that's all from me. stay with us on bbc one for the news where you are. good night. hello. this is bbc news. a british medical team is flying to bangladesh to help rohingya refugees who've fled myanmar. hundreds of thousands of rohingya muslims are living in refugee camps, following widespread persecution at home. more than 40 doctors, nurses and firefighters from the uk will spend six weeks in bangladesh tackling an outbreak of diptheria in the camps. claire fallon reports. leaving manchester, british medics heading for bangladesh. now, another threat — diphtheria. the makeshift home to thousands of rohingya muslims, this is the refugee camp. those living here left myanmar and a situation described by the un
as a textbook example of ethnic cleansing. 6,000 people have been killed, a figure denied by the government in myanmar. among the 40 plus staff, sent by britain, becky, a children's nurse at watford general. i know from my experience as a paediatric nurse and as a mother families will be feeling desperate. i know there are loads of children involved, 75% of the people affected by diptheria are under the age of 15. we need to act fast. when the team arrives, medics will be working in tough conditions. diphtheria has been spreading rapidly, up to 160 new cases reported every day. it will be tough, 40 of us going out in its first tranche, more people coming later. we will be working with other organisations, not just 40 of us. this is the uk response, one of the fastest because of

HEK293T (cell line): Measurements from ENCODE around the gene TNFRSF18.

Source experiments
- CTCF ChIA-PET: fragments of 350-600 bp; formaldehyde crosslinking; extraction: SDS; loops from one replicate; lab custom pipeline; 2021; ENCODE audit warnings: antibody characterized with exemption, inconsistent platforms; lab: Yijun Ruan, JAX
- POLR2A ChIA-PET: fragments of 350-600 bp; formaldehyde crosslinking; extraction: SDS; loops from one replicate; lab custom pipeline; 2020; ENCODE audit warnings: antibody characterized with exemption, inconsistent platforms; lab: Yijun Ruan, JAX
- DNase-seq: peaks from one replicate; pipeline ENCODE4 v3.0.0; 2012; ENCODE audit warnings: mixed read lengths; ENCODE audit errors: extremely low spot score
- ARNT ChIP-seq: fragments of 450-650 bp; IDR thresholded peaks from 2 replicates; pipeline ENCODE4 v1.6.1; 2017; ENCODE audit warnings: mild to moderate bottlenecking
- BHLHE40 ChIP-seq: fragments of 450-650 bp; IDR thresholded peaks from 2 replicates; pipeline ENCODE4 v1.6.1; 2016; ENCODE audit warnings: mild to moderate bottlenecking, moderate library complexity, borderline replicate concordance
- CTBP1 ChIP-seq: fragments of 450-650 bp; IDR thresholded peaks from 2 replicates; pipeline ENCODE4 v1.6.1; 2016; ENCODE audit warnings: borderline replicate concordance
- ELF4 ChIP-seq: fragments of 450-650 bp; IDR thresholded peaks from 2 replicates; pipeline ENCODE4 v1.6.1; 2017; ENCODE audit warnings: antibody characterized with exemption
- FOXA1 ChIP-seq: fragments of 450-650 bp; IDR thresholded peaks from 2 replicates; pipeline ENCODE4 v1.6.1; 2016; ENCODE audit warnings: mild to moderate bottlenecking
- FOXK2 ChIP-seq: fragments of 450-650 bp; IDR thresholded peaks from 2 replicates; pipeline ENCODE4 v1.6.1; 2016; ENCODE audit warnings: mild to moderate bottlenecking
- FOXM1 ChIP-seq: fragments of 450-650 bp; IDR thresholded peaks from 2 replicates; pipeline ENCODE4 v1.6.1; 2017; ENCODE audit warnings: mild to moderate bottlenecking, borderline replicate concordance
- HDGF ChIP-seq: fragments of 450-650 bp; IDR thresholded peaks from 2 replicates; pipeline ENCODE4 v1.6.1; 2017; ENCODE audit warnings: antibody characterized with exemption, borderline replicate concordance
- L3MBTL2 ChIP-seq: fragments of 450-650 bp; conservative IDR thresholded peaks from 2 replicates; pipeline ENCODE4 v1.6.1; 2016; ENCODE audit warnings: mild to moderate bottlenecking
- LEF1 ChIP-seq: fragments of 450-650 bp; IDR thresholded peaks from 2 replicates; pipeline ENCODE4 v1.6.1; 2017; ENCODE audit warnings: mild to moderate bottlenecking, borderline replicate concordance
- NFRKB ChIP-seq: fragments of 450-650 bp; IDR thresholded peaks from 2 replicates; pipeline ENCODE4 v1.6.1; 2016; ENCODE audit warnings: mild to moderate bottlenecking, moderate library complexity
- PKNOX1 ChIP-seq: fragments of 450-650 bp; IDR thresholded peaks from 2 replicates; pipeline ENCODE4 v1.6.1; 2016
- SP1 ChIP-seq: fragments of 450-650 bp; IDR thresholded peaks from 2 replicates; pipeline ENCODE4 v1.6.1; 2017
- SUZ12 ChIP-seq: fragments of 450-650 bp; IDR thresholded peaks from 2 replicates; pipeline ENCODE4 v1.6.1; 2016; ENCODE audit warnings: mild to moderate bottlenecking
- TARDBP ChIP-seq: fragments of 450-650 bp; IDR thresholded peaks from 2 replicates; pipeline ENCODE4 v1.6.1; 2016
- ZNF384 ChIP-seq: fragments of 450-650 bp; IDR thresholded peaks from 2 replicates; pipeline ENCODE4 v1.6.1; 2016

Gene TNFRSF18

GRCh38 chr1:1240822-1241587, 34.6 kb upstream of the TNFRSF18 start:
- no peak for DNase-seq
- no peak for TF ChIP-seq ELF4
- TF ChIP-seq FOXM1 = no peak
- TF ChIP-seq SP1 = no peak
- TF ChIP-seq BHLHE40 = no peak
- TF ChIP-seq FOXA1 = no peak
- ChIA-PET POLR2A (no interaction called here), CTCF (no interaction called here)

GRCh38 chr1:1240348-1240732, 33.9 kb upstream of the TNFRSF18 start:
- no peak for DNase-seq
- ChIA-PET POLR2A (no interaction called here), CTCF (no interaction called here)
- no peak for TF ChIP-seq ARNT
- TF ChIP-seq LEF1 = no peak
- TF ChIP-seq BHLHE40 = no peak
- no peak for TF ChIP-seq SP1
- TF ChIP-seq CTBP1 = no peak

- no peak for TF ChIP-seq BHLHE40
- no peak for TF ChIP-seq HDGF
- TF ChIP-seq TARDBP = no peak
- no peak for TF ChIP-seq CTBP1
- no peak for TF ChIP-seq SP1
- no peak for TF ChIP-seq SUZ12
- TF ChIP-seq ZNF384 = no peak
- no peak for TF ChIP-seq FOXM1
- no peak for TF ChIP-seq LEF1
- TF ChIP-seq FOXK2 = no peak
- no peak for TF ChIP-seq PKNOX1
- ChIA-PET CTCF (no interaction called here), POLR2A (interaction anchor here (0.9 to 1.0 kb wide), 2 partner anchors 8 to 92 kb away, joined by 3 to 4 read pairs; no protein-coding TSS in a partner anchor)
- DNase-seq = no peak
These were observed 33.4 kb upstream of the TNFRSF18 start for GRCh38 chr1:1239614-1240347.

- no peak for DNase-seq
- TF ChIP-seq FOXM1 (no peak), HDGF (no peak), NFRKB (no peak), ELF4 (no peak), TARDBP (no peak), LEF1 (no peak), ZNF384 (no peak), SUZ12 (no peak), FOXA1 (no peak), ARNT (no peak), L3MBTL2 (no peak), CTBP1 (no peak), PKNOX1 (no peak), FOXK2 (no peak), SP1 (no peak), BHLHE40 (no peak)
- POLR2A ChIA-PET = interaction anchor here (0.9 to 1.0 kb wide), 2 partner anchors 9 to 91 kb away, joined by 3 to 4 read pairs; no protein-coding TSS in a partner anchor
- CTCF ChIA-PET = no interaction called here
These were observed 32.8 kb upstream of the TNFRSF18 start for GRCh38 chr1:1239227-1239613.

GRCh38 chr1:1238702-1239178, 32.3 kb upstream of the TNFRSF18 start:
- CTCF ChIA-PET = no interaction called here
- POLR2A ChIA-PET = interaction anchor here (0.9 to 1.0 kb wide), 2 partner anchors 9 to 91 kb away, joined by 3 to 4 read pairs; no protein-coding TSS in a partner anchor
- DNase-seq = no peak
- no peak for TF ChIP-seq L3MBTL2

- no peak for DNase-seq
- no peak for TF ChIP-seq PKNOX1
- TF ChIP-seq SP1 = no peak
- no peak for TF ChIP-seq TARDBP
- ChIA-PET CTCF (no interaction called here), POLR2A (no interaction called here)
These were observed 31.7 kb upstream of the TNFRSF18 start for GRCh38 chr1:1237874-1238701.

the critical nature of the emergency and the speed at which the disease can spread, because of the need to do something very quickly. the situation facing the rohingya people has been described as the fastest growing refugee crisis. with equipment and expertise, the british medics hope they will make a difference, and save lives. claire fallon, bbc news. figures out today show the number of alleged sexual assaults committed by taxi or private hire drivers has risen by 20% in three years. according to the guardian at least 337 assaults were reported between april 2016 and march 2017 in england and wales. that's up from 282 in 2014—15. the figures were obtained from 23 of 43 police forces, a number of incidents were recorded where the victim was a child under 16. well, we know that there